“When Chemistry Battles Physics”
|Stars range from 5-1.|
Over the past few years, British playwright Simon Stephens has made an indelible impression on and Off Broadway with plays such as Harper Regan,, Punk Rock, and the Tony-winning The Curious Incident of the Dog in the Night, not to mention his version of A Doll’s House. Stephens’s latest effort, Heisenberg, a slender two-hander starring Mary-Louise Parker and Dennis Arndt as May-December lovers, while not up to the best of his previous work, nonetheless satisfactorily fills 80 intermissionless minutes at the Samuel J. Friedman Theatre.
The Manhattan Theatre Club’s season opener, now on Broadway after its spring run at the City Center’s intimate Studio at Stage II (which I didn’t see), offers rich, intelligent dialogue, crisply efficient staging, two strong actors, and a situation and characters that require swallowing with more than a single grain of salt. Presented with no props or conventional scenery (the design is by Mark Wendland) on a stage fitted with steep bleachers holding around 200 spectators facing those in the orchestra proper, the show uses only a couple of tables and chairs shifted after each scene by the actors themselves. The effect, highly polished as it is under Mark Brokaw’s crisply efficient direction, more closely resembles a rehearsal run-through than a complete production.
Michael Krass’s costumes, which—except for a couple of jackets—remain the same throughout (faded, beltless jeans, sockless slip-ons, and a button down cotton shirt for Arndt, tight pants and a sleeveless top for Parker), regardless of time’s passing, further sharpen the focus on the performances. Fine support is delivered by Austin R. Smith’s lighting and by David Van Tiegham's sound design, which includes a metallic pop perfectly synchronized with the burst of light at the end of every scene.
|Dennis Arndt, Mary-Louise Parker. Photo: Joan Marcus.|
Heisenberg begins just after Georgie Burns (Parker), 42, an American woman living in London, who works as a primary school receptionist, kisses on the neck a total stranger sitting on a bench at the St. Pancras station. He’s Alex Priest (Arndt), 75, an Irish butcher. The talky Georgie, who keeps asking Alex personal questions, is a peculiar creature, played by Parker with a quirky intensity and air of desperation that invades her every move, gesture, facial expression, and vocal inflection.
Georgie is charming and annoying, friendly and grating, while Alex, reserved and modest, is disturbed by her unforeseen attentions yet magnetized by them. She is, of course, attractive, as is Alex, who, even in his middle 70s, looks much fitter than any aging butchers I’ve ever met (including my father). Initially entranced, then put off, Alex is unable to escape her persistent pursuit; she even uses Google to find out where his failing shop is located. They become lovers until Georgie reveals what’s been up her absent sleeves all along.
|Dennis Arndt, Mary-Louise Parker. Photo: Joan Marcus.|
The play’s never-mentioned title, which has nothing to do with the alias taken by Walter in “Breaking Bad,” refers to theoretical physicist Werner Heisenberg and his principle of uncertainty, which you can read about here. It declares, says one source, that “the position and the velocity of an object cannot both be measured exactly, at the same time, even in theory. The very concepts of exact position and exact velocity together, in fact, have no meaning in nature.” Thus the unpredictable sequence of events that comes from the collision between Georgie’s unstable personality and Alex’s carefully regulated one.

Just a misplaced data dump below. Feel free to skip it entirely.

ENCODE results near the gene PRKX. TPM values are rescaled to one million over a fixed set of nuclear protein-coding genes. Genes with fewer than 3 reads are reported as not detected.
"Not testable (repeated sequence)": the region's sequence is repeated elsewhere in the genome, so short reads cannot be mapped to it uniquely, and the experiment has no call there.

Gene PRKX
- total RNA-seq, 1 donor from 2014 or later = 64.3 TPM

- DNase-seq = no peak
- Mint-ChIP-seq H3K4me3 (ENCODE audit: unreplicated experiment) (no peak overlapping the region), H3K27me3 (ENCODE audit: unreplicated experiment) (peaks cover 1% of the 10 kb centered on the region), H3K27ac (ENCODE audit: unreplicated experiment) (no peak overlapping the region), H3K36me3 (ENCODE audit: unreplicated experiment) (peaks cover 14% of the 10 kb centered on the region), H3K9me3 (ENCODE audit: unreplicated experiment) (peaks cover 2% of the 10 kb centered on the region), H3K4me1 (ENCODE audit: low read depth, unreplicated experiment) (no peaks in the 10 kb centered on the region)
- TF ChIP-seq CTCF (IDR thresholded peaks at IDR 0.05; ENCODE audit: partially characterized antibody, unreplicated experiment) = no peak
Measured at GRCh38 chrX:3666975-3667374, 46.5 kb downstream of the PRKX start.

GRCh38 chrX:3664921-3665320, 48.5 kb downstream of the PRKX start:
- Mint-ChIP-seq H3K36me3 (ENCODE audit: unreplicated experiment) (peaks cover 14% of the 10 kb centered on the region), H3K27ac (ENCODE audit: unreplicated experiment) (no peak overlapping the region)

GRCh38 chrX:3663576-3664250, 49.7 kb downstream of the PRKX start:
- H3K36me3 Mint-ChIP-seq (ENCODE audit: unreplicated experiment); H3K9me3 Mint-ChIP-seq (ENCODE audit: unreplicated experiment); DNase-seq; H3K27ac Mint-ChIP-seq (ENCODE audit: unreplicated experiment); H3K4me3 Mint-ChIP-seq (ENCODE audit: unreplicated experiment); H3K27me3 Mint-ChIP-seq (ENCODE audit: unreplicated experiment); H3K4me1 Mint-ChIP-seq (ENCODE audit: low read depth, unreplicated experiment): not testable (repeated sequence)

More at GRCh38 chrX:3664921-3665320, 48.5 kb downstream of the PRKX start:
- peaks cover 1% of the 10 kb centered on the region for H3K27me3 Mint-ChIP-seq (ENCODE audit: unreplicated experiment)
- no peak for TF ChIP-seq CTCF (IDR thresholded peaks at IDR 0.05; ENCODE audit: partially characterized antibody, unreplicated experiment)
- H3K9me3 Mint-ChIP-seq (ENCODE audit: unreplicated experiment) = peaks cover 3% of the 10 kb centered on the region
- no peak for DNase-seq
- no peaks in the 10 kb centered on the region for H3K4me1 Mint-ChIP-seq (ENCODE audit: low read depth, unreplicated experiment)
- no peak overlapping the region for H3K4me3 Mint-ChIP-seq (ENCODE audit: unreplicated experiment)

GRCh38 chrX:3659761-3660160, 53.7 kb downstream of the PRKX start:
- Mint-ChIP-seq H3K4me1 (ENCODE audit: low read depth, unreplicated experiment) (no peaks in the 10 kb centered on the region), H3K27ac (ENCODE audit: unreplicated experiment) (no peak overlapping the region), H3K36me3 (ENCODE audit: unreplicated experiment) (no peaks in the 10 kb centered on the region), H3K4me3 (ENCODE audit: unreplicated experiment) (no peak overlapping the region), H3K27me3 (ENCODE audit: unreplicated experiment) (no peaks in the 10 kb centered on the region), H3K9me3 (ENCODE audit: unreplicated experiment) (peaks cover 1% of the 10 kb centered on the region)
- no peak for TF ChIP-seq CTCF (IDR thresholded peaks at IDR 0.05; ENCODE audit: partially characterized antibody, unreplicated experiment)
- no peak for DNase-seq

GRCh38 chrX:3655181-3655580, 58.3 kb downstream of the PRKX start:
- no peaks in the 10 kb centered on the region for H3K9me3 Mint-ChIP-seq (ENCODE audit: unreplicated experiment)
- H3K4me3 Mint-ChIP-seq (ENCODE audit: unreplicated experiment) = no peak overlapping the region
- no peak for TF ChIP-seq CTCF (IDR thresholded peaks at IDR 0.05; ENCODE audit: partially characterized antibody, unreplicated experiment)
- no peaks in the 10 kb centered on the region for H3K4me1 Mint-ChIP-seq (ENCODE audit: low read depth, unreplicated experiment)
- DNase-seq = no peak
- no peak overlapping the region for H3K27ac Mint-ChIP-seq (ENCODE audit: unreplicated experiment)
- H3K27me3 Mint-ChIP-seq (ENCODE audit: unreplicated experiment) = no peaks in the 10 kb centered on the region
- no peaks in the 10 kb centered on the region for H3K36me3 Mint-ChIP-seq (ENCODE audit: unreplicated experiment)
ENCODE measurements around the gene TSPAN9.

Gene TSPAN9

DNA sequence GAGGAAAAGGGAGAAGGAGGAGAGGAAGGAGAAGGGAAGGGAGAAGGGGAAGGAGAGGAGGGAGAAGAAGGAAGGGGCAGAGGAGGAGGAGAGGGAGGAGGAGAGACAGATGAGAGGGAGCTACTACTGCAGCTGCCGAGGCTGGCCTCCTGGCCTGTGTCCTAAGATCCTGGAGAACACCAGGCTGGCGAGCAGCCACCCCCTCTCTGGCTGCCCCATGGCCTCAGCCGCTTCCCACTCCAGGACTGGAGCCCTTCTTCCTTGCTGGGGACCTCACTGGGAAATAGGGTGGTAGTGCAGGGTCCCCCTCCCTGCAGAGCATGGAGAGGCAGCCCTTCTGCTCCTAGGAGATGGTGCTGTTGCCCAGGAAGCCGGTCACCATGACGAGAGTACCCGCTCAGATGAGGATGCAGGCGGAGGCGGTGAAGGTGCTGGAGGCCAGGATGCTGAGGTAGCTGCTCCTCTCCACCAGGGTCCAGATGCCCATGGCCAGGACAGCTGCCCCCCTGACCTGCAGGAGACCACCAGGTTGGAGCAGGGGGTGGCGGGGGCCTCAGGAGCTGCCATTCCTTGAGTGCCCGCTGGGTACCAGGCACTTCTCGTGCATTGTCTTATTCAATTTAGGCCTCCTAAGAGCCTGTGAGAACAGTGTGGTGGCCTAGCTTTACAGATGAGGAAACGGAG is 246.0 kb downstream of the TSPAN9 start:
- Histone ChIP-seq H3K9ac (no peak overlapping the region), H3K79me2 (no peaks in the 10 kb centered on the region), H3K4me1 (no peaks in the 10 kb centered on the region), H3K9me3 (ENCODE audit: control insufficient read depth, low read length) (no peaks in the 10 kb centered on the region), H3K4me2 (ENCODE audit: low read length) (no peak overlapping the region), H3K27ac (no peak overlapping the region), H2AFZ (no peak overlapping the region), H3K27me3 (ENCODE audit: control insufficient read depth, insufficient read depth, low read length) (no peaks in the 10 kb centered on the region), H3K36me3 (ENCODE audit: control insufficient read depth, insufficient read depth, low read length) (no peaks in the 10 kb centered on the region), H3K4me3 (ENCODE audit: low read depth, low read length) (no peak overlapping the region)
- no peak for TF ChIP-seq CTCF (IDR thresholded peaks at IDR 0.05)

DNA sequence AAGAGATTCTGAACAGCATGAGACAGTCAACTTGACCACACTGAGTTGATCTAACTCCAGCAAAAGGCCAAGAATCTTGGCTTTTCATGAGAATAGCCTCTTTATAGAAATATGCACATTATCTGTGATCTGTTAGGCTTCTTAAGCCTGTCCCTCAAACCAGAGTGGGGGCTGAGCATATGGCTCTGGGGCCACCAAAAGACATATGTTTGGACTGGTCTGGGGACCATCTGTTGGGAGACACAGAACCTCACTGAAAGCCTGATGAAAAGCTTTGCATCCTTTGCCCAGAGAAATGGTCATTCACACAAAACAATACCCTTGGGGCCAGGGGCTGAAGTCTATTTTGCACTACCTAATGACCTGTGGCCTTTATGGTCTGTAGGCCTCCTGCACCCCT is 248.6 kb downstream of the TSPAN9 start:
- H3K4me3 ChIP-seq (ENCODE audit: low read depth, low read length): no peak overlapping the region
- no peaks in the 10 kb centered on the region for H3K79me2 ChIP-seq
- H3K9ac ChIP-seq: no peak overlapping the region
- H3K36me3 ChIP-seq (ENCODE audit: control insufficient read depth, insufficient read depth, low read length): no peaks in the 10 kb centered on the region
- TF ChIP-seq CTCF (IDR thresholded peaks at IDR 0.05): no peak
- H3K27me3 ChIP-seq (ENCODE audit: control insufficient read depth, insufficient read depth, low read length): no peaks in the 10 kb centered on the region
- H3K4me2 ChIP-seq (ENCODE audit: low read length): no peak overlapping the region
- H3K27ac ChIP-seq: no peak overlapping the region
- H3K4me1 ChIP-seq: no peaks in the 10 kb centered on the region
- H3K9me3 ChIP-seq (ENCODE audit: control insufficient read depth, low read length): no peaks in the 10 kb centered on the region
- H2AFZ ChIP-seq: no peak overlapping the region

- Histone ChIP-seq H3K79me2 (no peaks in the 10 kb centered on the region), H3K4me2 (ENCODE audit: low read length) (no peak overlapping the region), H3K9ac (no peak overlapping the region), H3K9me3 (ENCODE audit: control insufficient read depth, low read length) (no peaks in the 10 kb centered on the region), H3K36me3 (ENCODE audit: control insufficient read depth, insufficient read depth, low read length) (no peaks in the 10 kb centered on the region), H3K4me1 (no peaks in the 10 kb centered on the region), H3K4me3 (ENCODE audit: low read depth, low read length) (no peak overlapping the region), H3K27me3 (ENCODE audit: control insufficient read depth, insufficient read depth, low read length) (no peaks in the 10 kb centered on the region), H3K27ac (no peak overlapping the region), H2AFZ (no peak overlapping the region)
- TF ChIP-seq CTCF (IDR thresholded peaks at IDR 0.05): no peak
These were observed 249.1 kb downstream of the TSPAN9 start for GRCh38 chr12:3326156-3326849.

Whether knowing this makes a difference is another matter. It may add a soupçon of intellectual spice but you don’t need a degree in quantum mechanics to appreciate the twists and turns in the characters’ relationship, or the idea that chance encounters can result in unexpected consequences. Most audiences will appreciate the play as an amiable, straightforward romantic dramedy between an elderly man and a younger woman, each in need of filling a well of loneliness. You do, of course, have to make allowances for dramatic license.
Heisenberg asks you to believe that the still nice-looking butcher has had only one serious love affair; that he has no one else to talk to but the ghost of his late sister; that he has a certain eloquence (as when he speaks of the “seams” that hold animals together); or that, when asked about his tastes in music, he can rattle off an endless stream of genres that even an expert might stumble at (from rock and roll, rhythm and blues, gospel, country and western, to mod, garage rock, and psychedelic, to indie pop, new romantic, techno, and dub step, etc.).
You also have to decide how you’d react to Georgie’s verbose onslaughts, even when she admits to lying about much of what she’s revealed. Most old men, even if lacking friends or family, might demur from establishing a relationship with such a potentially unbalanced person, although the lurking possibility of sex might serve as a preventative from doing so. Many others might simply have found Georgie an obnoxious pest and told her to bugger off.
Parker puts her vigorous imagination to work as Georgie, leaping from emotion to emotion like a thespian gymnast, but, as in much of her other work, she isn’t entirely free of actorish mannerisms. Arndt, in contrast to her continuously high-decibel theatrics, is the quiet ballast that keeps the play grounded, his demeanor steady as a rock, even in moments of uncertainty. (The 77-year-old actor, by the way, is making his Broadway debut.)
Heisenberg is a romantic fantasy in which chemistry does noble battle with physics.
Samuel J. Friedman Theatre
261 W. 47th St., NYC
Through December 11